Travel Blog #12: Lifting the Veil

I haven’t been able to bring myself to write in this blog for over a month. I keep wanting to, but ever present is the desire to keep my travel blog a tale of great adventures – one that reflects everything I had hoped this trip would be. When things no longer fit that fairy tale illusion it became difficult to bring myself to write.

People back home like to remind me that I can always return. This is a reality that I am very grateful for. I know how fortunate I am for having a home to go back to filled with loving family and friends.

That reminder stays in the back of my mind always, but the reality is I need to face these issues here, head on, before they follow me back home. There are lessons in these tough experiences that I need to learn; hard lessons I’ve avoided for years, always being far too used to having a safety net to rely on.

So, without further ado, here is what has been going on since I returned from Japan. No filtering the gory details or embellishing for matters of a fairy tale illusion.

Week 1 ~Sept. 9-16

I slept.

Japan took a lot out of me – financially, emotionally and physically.

For the most part, the trip was amazing. I truly did love seeing the sights and exploring nature.

What I didn’t love was the occasional foreigner price discrimination and complete lack of English/Chinese/Korean-friendliness. Hardly anything was in any language but Japanese. Even people working at the airport didn’t speak more than a few words of English. For parts of my trip I didn’t feel welcomed by the locals, which didn’t help the loneliness and depression that was creeping up on me at that point in time.

Japan was also more expensive than I had anticipated. A word of warning to those planning to travel there, consider bringing twice your budget. Thankfully by staying at cheap accommodation I ended up not too far in the red.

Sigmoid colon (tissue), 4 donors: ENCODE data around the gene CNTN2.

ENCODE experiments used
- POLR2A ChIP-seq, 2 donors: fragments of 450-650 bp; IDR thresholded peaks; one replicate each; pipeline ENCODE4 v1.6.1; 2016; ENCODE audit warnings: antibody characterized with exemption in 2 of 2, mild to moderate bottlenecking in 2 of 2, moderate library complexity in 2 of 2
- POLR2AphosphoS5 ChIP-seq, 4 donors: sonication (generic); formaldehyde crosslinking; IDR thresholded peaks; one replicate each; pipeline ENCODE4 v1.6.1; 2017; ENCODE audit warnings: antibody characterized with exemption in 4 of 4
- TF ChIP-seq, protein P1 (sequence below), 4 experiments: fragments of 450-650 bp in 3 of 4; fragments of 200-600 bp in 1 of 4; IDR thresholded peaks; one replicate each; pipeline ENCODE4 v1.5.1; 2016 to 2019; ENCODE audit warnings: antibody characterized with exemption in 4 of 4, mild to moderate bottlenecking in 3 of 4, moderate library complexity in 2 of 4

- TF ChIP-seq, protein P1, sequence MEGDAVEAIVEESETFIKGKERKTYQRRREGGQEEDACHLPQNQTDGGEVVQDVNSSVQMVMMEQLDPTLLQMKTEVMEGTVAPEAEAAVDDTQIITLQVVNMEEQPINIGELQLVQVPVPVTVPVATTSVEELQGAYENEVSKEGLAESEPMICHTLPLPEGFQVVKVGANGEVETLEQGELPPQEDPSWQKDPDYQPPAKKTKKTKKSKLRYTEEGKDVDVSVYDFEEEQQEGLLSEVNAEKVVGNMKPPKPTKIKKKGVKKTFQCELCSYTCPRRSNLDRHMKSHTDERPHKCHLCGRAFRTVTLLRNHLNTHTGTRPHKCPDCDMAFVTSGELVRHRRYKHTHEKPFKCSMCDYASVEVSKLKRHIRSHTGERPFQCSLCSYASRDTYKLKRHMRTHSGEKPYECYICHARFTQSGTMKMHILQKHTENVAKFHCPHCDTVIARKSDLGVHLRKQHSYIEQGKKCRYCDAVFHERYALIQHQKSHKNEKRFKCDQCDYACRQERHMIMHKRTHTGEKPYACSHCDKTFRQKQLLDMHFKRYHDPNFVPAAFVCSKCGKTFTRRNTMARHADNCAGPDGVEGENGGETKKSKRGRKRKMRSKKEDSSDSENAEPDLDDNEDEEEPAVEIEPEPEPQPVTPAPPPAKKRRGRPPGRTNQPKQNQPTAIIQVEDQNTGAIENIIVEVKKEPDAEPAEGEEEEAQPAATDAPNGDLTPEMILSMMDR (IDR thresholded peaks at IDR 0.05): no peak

Week 2 ~Sept 17-24

After my week of sleep I met up with someone who would go on to become one of few friends I currently have in Asia. It was a great change of pace and really helped me break through my cyclical depression and emotional drainage.

Soon thereafter I decided it was time to actually get a job teaching English at a bushiban (Taiwanese cram school); you know, the thing I came overseas to do. One late night of many applications later I woke up to the sound of my phone ringing. Then ringing again and again. Followed by buzzing with emails throughout the day. Immediately I had interviews lined up and people asking me to demo. A few days later I signed the contract for my first teaching job and had some very fast paced training.

Week 3 ~Sept 25-Oct 2

The school I’m working at has a few weeks all year with work on Saturday. Naturally, my first week had one of them. So my life went from 0 to 100 real fast. If you noticed me completely drop off the social media planet, this is when it started. And I’ve basically been off-planet since.

I don’t exactly remember when it was, but I went to a language exchange that my Texan friend told me about.  Despite being privy to the terrible watered down frat house beer served at the foreigner hub of a bar, I did enjoy the night quite a lot. I basically sat down with a beer and was bombarded with conversations. There were other foreigners who’ve come here for the same reason as me and a plethora of local Taiwanese girls and guys who wanted to practice their English and make friends. Though I haven’t yet returned, I have made some friends from the experience.

October

One thing I never appreciated as a student: Teaching is hard.

It takes planning, organization, planning, scheduling, and more planning. And once you have your plan all hammered out, you have to deal with problems on the fly. Every day as I teach I am learning more and more. I am growing as an instructor and being tested against expectations from all sides. Some days go great and other days make me want to give up. But it’s a test of perseverance and the show must go on.

So here I am, writing these words, with several big successes and failures under my belt and a path in front of me with many hurdles. Each day gets easier but the road is a long one and I’ve only just begun.

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